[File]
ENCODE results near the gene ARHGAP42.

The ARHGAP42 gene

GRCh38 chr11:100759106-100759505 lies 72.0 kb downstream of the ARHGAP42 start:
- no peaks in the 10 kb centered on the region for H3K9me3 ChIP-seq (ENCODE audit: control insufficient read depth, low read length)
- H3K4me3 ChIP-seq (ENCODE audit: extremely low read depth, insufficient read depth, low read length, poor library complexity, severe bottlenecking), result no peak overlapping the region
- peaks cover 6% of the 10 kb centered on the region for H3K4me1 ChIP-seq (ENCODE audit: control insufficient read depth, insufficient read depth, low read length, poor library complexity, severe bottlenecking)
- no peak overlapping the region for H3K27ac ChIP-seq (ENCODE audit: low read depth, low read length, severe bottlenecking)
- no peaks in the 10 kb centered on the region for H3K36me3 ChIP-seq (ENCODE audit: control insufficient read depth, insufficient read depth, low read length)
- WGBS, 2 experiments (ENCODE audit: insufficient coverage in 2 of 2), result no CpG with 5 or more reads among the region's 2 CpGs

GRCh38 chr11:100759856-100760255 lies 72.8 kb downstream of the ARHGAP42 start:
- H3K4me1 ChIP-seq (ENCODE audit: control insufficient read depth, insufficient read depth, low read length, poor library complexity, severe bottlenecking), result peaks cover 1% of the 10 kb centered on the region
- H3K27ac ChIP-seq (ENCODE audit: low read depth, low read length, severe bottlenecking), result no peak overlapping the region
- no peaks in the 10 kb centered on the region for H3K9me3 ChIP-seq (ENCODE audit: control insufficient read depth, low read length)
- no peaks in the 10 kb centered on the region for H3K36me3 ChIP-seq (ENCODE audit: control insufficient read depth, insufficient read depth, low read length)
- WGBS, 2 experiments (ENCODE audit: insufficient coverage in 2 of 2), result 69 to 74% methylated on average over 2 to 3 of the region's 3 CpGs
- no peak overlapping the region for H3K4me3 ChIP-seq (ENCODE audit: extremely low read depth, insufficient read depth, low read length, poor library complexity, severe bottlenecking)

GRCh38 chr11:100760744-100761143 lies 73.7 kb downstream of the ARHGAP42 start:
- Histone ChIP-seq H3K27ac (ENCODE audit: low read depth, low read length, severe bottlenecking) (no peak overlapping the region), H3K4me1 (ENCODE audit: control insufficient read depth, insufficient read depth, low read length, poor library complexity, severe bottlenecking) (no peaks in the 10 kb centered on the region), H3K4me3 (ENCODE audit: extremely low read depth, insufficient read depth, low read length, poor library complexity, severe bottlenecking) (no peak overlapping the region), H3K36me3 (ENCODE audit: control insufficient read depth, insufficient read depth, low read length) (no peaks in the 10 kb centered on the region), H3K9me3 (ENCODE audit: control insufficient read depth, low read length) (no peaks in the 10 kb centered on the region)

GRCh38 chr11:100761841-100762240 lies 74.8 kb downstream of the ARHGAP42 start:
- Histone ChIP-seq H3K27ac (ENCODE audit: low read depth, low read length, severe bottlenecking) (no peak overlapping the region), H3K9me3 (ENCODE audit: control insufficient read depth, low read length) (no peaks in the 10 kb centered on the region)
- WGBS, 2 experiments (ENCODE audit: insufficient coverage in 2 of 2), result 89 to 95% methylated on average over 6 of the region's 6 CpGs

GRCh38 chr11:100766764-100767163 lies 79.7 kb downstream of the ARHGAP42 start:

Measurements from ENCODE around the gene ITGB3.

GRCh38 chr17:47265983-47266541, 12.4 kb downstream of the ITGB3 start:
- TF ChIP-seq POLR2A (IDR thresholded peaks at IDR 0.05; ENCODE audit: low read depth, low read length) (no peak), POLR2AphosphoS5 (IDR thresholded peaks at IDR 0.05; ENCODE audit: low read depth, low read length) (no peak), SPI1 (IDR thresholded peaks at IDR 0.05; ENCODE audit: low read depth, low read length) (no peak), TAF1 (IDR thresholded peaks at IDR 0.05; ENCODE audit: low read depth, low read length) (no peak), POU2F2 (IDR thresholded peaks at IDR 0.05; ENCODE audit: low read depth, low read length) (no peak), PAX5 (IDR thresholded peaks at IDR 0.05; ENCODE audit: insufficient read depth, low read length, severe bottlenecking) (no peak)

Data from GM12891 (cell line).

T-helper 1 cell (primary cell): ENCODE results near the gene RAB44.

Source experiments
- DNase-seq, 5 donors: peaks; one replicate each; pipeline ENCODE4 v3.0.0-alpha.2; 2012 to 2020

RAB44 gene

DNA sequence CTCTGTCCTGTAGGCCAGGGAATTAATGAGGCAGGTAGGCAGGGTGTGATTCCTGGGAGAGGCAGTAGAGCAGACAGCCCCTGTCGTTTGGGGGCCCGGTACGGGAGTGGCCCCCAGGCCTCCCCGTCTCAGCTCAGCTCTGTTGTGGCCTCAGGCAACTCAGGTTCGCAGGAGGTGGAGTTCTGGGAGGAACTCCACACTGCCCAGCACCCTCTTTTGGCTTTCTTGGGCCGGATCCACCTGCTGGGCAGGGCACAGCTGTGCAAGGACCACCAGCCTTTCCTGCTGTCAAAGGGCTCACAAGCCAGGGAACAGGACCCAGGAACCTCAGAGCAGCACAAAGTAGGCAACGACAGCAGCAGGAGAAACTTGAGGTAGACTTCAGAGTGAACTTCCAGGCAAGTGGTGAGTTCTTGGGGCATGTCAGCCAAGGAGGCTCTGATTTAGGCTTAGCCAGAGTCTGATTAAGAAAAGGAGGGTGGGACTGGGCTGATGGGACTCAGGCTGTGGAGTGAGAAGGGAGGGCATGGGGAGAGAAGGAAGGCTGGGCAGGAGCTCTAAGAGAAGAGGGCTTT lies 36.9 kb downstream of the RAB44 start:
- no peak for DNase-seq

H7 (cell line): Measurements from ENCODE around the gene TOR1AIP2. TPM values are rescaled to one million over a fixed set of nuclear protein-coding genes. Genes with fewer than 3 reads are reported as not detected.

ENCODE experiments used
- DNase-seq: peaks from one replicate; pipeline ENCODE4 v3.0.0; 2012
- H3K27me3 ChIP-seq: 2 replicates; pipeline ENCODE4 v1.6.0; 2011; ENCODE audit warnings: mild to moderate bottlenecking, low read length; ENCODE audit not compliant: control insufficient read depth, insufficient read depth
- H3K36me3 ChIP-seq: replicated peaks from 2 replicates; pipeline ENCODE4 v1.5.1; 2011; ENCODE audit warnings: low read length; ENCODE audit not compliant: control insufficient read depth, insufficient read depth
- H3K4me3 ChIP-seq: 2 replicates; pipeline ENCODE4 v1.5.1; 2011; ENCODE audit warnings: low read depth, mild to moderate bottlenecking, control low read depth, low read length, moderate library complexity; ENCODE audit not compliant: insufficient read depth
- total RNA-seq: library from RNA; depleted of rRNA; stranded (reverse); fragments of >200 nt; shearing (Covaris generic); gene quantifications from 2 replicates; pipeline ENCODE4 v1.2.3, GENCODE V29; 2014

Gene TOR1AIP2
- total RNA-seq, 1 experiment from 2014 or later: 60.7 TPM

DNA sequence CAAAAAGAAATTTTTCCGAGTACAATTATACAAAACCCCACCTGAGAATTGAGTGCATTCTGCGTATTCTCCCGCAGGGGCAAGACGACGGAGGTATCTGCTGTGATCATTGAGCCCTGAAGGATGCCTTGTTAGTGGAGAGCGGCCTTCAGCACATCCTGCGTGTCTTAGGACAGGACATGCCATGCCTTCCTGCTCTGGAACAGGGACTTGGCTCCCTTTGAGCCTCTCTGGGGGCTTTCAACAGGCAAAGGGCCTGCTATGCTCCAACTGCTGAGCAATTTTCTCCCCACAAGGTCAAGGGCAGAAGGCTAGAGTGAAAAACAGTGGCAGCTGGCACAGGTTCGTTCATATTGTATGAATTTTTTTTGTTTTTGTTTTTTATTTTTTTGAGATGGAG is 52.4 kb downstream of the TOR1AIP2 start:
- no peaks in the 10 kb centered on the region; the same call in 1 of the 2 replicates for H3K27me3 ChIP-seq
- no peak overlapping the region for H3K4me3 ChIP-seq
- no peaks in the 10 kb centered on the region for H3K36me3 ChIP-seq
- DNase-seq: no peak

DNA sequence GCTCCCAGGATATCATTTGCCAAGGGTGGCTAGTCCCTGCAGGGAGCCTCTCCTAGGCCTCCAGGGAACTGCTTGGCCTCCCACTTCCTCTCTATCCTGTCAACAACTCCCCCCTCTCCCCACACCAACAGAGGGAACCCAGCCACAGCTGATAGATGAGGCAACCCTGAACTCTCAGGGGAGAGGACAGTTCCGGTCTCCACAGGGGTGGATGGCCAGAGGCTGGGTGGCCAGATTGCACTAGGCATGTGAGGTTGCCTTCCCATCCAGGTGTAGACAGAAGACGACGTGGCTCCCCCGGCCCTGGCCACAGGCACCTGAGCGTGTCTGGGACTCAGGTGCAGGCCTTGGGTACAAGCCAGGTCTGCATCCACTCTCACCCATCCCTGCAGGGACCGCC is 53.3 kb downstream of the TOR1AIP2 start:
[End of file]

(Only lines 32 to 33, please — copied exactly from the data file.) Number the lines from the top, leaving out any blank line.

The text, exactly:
- no peak for DNase-seq

H7 (cell line): Measurements from ENCODE around the gene TOR1AIP2. TPM values are rescaled to one million over a fixed set of nuclear protein-coding genes. Genes with fewer than 3 reads are reported as not detected.